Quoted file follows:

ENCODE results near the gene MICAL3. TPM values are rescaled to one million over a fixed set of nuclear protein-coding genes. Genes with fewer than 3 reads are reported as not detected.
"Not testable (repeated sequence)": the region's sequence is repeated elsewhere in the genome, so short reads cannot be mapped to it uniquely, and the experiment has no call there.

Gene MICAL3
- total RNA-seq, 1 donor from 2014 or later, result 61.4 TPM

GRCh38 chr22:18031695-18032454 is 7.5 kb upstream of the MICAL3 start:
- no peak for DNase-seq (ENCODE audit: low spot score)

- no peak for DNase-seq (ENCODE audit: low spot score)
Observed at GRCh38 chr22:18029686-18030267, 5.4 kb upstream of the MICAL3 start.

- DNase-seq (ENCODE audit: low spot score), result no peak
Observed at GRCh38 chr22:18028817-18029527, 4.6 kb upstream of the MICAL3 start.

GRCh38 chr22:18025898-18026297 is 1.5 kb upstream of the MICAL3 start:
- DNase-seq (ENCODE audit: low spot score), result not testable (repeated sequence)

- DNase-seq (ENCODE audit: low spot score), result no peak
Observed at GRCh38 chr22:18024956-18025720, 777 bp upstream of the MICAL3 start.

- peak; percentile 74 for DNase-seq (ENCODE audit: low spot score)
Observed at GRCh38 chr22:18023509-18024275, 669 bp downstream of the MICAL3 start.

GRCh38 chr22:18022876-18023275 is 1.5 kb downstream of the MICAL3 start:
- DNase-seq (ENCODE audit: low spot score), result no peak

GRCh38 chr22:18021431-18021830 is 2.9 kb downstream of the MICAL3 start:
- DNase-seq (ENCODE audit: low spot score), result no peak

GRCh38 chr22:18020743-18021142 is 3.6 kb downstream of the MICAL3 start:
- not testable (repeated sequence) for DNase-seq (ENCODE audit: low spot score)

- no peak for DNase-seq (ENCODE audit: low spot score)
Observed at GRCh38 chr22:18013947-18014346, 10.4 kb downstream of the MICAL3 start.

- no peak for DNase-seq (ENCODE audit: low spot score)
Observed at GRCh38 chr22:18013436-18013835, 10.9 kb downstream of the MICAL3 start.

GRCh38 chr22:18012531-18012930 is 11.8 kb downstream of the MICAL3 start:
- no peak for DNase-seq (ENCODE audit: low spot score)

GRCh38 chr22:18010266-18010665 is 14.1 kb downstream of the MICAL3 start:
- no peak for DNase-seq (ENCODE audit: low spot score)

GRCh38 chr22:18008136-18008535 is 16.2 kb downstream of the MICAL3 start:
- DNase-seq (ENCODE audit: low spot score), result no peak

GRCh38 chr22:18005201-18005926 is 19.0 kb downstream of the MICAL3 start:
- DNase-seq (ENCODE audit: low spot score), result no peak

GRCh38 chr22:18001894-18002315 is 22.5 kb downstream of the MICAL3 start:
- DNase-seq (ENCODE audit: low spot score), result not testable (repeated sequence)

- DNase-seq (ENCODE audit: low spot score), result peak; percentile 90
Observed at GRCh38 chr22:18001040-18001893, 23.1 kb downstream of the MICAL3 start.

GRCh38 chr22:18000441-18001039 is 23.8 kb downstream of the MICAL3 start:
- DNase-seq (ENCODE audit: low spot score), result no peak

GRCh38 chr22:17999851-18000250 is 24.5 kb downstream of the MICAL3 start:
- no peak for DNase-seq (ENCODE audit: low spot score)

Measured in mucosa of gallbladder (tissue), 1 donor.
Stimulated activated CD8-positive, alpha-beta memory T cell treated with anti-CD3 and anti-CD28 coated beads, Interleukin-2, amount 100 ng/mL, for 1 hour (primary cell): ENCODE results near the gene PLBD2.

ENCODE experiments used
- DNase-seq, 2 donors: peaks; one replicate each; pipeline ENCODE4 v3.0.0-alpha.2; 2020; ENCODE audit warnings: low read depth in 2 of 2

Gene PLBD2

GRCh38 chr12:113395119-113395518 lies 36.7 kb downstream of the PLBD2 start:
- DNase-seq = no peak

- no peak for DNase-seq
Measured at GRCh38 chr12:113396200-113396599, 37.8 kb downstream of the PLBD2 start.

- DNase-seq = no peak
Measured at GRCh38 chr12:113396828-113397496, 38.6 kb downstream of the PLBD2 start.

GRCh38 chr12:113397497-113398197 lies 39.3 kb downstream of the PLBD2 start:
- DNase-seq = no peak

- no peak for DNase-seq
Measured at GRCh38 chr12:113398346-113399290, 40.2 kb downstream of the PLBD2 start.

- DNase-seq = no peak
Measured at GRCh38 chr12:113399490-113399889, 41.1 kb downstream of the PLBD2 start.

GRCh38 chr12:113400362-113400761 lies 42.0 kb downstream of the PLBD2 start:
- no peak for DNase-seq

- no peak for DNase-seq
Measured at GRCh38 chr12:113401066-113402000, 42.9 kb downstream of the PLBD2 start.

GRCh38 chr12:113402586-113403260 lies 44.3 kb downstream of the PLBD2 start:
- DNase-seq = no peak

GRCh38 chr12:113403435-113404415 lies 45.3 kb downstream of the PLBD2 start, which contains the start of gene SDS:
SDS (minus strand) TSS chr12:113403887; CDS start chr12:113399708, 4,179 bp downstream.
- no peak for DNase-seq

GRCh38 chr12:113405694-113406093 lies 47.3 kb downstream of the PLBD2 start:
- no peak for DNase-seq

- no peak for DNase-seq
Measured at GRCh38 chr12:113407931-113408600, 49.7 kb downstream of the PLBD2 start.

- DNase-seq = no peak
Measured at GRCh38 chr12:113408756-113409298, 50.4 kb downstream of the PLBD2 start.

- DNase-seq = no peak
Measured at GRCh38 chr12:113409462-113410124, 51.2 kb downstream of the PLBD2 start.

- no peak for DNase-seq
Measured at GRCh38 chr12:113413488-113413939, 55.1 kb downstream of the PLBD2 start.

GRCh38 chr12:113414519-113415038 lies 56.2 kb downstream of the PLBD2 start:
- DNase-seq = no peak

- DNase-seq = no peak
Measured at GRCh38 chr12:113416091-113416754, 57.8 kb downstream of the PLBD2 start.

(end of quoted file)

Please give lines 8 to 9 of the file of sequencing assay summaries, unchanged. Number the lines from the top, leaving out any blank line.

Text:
Observed at GRCh38 chr22:18029686-18030267, 5.4 kb upstream of the MICAL3 start.

- DNase-seq (ENCODE audit: low spot score), result no peak